Before You Begin
There are some things everyone should do before breaking ground for an above-ground pool. Most municipalities require a permit or have regulations as to fencing and positioning of swimming pools. Each area is different, so check with your building and zoning office.
Another factor that should be considered is underground utilities and septic tanks. If you have any underground utilities, call the utility company and have it mark where they are. Don't install your pool over your septic tank if you have one. Also, check the weather report and make sure you have a few dry days coming to install your pool. It can get pretty messy while digging up the sod and leveling the ground if it's raining.
Preparing the Ground
This is the most difficult part of the installation process. You must always dig to the lowest level of ground and never fill the low level up. You'll be dealing with tons of water, and the pool could collapse if the fill does not hold. In some cases, actual retaining walls can be built to hold fill dirt for pools, but that should be done by a professional for safety. The ground must be cleared and leveled. All rocks, twigs, root and stones must be removed from the pool area or the liner could become damaged. The ground is level when a long 2-by-4 board is placed across it and a carpenter's level is placed on top. When the bubble lines up in the center, the ground is level. You can move the board around to different places to ensure the entire area is level.
Putting Up the Pool Walls
Patio block is used as a foundation for each of the wall posts. The blocks must also be leveled, not only individually but from block to block. The size and amount of wall posts will be different, depending on the shape and size of the pool. The track and bases for each of the wall posts are then set, making sure each wall post will sit totally on the block. Clean masonry sand is then placed in the center of the pool area. There should be enough sand to cover the area 2 inches deep. It can be raked out and then tamped down to make it firm and smooth. This will be a buffer for your liner for anything that goes on in the ground after your pool is up.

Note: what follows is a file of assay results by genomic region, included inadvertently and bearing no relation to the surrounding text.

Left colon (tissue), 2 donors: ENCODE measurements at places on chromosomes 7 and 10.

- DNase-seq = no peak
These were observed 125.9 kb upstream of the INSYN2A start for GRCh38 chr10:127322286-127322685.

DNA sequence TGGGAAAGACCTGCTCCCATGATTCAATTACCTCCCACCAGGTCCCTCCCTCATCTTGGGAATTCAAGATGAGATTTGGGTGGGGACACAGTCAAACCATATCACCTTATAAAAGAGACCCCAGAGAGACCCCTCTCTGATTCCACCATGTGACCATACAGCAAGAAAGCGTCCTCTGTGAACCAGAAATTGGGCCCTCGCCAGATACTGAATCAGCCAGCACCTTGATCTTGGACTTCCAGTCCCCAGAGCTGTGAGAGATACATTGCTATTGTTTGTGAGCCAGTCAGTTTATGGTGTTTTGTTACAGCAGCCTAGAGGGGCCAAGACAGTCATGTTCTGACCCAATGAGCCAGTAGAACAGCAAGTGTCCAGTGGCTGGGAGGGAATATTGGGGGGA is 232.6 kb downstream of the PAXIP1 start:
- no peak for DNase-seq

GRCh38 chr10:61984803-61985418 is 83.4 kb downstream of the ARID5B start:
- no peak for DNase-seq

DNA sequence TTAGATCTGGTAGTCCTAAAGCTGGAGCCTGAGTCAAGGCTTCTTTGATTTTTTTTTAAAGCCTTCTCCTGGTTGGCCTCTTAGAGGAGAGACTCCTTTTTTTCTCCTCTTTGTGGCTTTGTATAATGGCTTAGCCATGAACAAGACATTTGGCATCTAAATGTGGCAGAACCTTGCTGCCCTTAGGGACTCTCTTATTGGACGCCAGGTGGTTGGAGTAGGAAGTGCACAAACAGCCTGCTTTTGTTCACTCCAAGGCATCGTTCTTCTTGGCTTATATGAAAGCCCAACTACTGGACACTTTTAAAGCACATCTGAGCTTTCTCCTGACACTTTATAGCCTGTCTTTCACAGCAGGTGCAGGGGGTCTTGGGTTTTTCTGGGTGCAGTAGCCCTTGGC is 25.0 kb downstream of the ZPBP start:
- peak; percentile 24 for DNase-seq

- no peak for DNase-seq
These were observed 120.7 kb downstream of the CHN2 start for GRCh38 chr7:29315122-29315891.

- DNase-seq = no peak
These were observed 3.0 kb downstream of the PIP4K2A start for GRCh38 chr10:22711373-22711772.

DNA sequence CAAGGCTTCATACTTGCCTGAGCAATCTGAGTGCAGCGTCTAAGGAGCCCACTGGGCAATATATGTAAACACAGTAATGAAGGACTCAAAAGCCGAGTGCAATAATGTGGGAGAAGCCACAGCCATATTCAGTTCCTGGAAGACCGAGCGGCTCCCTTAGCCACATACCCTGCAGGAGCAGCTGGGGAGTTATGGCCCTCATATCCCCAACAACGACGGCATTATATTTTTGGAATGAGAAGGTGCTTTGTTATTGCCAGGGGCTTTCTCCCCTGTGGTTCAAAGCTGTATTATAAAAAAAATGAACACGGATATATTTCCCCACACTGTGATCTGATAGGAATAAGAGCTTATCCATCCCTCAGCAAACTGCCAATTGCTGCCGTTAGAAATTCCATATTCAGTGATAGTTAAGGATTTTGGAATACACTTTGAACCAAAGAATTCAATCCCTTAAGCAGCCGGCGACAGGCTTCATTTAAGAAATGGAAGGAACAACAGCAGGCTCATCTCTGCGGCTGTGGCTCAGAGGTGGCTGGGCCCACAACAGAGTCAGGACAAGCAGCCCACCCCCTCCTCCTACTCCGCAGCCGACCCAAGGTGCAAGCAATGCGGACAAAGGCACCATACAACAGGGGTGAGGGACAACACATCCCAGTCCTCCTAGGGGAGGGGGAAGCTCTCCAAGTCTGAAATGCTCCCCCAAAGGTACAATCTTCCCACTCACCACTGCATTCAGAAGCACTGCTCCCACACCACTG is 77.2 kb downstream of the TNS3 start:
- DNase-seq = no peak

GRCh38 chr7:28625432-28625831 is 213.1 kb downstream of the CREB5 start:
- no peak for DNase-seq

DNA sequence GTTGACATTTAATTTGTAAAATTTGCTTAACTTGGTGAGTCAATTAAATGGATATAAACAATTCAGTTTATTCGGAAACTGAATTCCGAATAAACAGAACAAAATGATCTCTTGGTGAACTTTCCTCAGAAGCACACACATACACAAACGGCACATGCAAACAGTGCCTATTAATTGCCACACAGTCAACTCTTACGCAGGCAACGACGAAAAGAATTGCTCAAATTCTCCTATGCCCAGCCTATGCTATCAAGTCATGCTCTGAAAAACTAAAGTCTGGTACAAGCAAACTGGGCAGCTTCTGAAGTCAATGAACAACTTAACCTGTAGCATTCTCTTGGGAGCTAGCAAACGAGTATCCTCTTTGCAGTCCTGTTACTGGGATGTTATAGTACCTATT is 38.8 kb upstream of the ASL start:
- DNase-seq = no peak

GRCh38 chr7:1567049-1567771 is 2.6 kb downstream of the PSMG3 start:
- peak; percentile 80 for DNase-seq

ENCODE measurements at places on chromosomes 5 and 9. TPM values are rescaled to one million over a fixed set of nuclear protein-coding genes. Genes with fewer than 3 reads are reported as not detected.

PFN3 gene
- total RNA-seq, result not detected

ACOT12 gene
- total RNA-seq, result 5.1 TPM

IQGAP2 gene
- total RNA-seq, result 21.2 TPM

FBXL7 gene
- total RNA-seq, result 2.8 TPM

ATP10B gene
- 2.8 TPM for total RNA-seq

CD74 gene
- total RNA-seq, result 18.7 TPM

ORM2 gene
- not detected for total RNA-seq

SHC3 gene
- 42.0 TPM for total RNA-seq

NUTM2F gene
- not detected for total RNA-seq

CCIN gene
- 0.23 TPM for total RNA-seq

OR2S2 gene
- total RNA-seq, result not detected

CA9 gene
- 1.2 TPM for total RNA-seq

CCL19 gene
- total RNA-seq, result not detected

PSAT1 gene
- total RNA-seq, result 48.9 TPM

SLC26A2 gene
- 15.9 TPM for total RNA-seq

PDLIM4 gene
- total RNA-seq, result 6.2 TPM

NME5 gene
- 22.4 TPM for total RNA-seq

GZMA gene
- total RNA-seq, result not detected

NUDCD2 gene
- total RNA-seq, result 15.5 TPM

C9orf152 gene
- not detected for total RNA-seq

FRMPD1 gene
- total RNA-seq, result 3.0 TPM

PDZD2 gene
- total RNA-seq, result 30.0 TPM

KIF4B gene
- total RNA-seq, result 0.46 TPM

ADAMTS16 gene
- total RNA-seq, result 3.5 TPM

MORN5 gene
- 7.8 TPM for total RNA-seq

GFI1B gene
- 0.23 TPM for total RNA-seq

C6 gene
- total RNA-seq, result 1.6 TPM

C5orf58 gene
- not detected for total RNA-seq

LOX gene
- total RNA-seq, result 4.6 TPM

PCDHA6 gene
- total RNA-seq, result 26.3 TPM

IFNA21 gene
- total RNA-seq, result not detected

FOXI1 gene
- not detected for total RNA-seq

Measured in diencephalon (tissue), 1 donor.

The next step is to install the pool walls. The wall is unrolled into the track and screwed together at the seam. It helps to have many helpers with this part, because it doesn't take much to knock over or blow down the walls. After the screws have been put in place, duct tape should be placed over them so they do not touch the liner. At this point, a grass killer can be put on the sand and wet with a hose sprayer. Tamp the sand again to keep it smooth.
Installing the Liner
Build a cove around inside the pool where the sand meets the liner. You can use a cove material or build it up with sand. This keeps the liner from getting pushed into the crack at the bottom of the wall and tearing. The liner is installed next. This must be done slowly, making sure there are very few wrinkles. Once it is unfolded and pulled up the sides, you can use clothespins to hold it up while you are filling it with water. This is an easy way to make adjustments as the water stretches the liner. After about 1 inch of water in the bottom, you can smooth most of any remaining wrinkles; by 2 inches you will probably not be able to move it any more. Once the pool is filled to below where the skimmer and intake hose will be installed, the top rail can go on. It will hold the liner in place while the posts are being installed. The liner should be pulled tight up to the top rail. The plumb and level of the posts should be checked as each one is installed, and the screws shouldn't be tightened until all of the posts are installed. The plumb and level should be checked again, and screws can be tightened.
Installing the Filtering System
Installing the filtering system will require cutting the liner, so great care must be taken here. A template will have been supplied by the manufacturer of the pool, and a good silicone sealer is a must. Follow the manufacturer's directions when installing the filtering system, as any deviation can void your warranty. You should also have a licensed electrician hook up the pump and run the wire to the pool, as this can be very dangerous and even deadly if not done correctly.
- Photo Credit mconnors
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